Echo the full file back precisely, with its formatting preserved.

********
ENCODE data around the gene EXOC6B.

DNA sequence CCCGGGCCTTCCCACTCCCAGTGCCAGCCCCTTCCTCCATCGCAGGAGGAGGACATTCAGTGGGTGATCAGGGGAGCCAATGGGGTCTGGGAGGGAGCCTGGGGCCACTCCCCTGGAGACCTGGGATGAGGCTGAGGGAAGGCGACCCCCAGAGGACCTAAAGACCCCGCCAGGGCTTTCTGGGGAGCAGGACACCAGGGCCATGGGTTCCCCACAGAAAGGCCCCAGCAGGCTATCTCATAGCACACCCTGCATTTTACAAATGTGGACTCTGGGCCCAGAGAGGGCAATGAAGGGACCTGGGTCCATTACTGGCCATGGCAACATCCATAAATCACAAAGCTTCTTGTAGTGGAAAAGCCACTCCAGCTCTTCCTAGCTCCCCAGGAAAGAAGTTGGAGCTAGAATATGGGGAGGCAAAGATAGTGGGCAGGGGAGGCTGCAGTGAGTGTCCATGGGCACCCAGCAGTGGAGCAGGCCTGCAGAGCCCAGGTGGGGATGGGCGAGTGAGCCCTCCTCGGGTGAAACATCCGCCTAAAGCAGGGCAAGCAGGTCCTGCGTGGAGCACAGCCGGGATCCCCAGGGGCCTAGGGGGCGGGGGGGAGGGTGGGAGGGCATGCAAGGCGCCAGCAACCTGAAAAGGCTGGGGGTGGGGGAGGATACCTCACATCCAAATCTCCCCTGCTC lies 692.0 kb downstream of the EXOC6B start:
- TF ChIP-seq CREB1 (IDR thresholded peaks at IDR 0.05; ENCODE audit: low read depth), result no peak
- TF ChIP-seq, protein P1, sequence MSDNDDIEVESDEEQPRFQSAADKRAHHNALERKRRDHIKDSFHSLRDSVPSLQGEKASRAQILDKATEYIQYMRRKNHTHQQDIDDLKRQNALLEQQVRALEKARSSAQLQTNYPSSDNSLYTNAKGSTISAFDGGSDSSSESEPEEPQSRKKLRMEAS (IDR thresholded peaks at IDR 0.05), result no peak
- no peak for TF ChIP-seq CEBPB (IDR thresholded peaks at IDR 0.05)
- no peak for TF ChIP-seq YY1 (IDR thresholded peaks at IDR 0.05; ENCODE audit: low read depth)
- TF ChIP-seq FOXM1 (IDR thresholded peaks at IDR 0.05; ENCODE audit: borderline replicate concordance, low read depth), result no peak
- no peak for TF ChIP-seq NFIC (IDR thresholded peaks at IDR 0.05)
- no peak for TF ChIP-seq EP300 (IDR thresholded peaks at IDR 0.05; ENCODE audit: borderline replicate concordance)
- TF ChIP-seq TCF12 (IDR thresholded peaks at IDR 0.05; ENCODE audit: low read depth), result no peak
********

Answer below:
ENCODE data around the gene EXOC6B.

DNA sequence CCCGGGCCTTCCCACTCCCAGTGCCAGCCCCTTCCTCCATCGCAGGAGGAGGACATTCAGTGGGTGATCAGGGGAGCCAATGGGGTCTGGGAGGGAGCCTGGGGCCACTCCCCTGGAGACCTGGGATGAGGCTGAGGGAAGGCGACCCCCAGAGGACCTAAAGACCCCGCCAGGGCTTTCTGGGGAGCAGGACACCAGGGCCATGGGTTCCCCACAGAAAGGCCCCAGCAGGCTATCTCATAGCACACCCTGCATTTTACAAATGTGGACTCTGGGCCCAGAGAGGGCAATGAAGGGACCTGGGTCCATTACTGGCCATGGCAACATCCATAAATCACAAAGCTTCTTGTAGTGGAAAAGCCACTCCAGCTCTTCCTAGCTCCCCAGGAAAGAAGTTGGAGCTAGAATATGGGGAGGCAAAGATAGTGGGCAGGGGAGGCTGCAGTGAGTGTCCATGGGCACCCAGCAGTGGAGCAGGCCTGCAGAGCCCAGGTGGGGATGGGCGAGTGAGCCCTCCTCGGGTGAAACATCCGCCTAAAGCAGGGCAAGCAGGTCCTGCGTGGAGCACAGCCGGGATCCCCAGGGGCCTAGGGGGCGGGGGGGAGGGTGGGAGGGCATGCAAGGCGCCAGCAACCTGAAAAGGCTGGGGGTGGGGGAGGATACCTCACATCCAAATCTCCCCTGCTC lies 692.0 kb downstream of the EXOC6B start:
- TF ChIP-seq CREB1 (IDR thresholded peaks at IDR 0.05; ENCODE audit: low read depth), result no peak
- TF ChIP-seq, protein P1, sequence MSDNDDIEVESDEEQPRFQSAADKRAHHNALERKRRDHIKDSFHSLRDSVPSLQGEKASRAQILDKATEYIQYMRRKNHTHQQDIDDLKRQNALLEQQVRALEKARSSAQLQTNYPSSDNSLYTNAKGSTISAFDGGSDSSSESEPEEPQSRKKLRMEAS (IDR thresholded peaks at IDR 0.05), result no peak
- no peak for TF ChIP-seq CEBPB (IDR thresholded peaks at IDR 0.05)
- no peak for TF ChIP-seq YY1 (IDR thresholded peaks at IDR 0.05; ENCODE audit: low read depth)
- TF ChIP-seq FOXM1 (IDR thresholded peaks at IDR 0.05; ENCODE audit: borderline replicate concordance, low read depth), result no peak
- no peak for TF ChIP-seq NFIC (IDR thresholded peaks at IDR 0.05)
- no peak for TF ChIP-seq EP300 (IDR thresholded peaks at IDR 0.05; ENCODE audit: borderline replicate concordance)
- TF ChIP-seq TCF12 (IDR thresholded peaks at IDR 0.05; ENCODE audit: low read depth), result no peak